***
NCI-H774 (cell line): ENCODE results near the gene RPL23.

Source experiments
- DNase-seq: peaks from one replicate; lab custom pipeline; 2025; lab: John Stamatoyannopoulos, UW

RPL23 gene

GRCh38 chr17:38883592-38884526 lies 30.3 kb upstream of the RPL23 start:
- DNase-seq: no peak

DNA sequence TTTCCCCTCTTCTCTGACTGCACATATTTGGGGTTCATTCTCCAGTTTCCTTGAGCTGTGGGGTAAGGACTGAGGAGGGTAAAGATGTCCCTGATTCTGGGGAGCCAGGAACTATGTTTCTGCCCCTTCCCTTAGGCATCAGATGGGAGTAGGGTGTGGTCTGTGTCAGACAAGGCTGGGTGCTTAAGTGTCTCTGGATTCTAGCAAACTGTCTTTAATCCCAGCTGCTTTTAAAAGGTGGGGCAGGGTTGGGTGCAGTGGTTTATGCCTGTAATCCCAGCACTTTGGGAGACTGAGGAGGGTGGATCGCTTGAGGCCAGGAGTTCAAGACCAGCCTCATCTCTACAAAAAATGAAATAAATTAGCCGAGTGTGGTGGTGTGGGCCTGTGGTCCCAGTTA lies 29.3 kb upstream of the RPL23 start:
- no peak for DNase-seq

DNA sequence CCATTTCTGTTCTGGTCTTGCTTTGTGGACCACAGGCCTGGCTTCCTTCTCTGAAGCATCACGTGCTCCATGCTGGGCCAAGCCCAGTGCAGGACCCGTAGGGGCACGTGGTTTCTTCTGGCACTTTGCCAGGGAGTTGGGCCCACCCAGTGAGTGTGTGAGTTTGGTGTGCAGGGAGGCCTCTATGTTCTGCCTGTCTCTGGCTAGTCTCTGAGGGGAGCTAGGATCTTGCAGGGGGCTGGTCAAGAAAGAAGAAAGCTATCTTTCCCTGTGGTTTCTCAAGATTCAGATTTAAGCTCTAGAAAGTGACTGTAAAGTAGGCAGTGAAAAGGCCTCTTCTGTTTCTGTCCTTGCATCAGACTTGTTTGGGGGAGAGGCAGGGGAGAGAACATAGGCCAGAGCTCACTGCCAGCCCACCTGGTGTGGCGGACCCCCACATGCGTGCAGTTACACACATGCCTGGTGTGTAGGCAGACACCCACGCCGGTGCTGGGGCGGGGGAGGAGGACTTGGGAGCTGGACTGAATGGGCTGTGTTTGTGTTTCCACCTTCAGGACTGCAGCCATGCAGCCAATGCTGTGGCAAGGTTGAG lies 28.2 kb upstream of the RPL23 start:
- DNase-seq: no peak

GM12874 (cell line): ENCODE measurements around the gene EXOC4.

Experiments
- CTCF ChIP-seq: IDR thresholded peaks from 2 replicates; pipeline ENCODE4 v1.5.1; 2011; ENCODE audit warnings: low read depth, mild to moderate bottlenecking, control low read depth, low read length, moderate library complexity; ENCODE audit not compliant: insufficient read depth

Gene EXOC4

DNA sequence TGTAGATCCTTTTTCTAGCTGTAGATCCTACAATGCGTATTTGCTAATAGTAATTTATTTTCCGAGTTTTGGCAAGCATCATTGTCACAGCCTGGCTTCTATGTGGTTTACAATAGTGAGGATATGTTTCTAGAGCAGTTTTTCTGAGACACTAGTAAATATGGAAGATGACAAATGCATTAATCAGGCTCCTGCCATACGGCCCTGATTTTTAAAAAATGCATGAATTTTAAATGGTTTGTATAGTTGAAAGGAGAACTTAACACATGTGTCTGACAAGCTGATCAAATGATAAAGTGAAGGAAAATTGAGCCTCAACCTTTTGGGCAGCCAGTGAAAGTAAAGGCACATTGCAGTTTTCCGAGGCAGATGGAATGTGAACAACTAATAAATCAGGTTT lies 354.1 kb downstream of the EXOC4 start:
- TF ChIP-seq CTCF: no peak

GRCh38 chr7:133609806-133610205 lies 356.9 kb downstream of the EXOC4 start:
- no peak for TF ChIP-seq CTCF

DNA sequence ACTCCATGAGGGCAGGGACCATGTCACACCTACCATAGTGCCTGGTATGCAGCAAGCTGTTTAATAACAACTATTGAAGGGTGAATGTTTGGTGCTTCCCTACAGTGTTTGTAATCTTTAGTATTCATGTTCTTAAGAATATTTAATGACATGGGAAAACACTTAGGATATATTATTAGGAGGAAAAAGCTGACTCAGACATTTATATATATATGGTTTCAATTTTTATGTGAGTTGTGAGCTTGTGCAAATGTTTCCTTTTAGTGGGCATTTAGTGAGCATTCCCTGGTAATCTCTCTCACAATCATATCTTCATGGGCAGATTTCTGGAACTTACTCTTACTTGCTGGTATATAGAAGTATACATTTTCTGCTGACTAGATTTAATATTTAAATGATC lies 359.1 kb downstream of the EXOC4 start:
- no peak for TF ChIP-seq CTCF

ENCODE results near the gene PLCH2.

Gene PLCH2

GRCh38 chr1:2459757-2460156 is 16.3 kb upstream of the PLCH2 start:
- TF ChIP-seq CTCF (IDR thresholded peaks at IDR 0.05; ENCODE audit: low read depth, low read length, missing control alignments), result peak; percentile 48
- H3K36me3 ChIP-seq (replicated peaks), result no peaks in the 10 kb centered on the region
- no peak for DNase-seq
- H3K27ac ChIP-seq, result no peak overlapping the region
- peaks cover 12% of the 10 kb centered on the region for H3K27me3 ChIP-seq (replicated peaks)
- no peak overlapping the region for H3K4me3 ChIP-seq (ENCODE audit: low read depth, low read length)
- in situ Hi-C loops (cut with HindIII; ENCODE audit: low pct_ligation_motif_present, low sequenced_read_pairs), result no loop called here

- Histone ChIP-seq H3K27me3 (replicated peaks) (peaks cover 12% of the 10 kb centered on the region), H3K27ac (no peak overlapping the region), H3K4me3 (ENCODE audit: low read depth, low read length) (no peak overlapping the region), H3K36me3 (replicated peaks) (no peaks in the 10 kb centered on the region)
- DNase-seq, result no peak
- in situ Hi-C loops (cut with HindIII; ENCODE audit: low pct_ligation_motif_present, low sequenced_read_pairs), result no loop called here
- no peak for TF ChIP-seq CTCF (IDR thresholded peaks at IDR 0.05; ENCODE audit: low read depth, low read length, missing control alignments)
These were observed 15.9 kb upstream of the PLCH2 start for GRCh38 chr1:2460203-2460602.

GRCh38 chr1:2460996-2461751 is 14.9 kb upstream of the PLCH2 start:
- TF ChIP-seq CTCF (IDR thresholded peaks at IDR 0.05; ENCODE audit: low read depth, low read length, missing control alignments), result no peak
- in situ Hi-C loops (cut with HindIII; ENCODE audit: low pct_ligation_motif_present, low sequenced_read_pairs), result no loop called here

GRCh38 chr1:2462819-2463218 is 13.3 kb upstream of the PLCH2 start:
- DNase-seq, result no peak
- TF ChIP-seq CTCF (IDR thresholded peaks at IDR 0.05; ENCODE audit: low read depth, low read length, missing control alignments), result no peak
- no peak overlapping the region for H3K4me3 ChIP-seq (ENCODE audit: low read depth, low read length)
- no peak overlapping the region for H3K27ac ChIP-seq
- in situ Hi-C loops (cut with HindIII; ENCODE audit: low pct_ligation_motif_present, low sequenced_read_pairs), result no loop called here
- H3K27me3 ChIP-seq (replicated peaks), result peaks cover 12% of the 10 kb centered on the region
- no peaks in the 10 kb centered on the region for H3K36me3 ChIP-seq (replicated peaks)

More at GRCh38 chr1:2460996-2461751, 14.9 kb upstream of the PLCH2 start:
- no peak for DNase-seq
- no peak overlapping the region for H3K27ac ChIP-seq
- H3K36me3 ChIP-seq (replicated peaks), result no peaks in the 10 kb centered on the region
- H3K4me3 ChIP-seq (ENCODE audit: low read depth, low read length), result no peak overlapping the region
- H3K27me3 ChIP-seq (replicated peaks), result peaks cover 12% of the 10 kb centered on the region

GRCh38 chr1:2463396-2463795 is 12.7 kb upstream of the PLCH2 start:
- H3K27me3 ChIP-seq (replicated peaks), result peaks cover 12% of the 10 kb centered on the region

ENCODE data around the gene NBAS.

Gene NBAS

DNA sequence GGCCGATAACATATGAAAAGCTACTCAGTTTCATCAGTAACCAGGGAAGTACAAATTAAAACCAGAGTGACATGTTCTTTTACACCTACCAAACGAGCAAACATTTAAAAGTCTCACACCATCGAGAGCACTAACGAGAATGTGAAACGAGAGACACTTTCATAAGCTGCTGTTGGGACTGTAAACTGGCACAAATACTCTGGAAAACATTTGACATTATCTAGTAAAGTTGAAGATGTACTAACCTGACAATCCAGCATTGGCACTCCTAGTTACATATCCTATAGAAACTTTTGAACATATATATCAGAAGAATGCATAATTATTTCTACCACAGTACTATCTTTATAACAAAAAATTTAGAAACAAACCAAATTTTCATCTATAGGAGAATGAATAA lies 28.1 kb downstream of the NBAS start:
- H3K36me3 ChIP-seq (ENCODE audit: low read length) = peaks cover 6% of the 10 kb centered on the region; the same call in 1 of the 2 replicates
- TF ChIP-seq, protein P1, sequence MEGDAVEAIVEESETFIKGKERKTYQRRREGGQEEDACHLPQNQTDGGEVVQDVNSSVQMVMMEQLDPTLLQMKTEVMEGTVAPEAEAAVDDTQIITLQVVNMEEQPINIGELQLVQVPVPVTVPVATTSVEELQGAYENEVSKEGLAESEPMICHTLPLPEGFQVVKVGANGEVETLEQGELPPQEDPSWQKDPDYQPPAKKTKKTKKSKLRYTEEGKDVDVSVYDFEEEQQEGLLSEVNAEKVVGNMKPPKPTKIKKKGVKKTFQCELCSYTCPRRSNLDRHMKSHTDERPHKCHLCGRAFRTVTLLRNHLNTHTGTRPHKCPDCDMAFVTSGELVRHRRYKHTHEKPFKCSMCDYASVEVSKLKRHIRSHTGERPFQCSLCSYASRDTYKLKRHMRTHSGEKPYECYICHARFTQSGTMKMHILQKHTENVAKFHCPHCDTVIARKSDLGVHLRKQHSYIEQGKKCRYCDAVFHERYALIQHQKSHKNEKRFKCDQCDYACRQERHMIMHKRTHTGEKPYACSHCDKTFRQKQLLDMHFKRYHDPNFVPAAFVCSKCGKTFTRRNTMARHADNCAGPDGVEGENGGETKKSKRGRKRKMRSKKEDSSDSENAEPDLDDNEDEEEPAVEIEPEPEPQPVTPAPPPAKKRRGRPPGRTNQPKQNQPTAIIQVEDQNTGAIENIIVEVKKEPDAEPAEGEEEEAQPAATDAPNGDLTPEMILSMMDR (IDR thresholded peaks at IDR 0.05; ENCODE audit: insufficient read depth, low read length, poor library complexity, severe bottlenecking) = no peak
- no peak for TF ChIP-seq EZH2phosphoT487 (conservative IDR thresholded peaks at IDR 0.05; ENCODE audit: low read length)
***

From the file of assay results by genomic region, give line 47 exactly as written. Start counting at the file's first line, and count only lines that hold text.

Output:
More at GRCh38 chr1:2460996-2461751, 14.9 kb upstream of the PLCH2 start: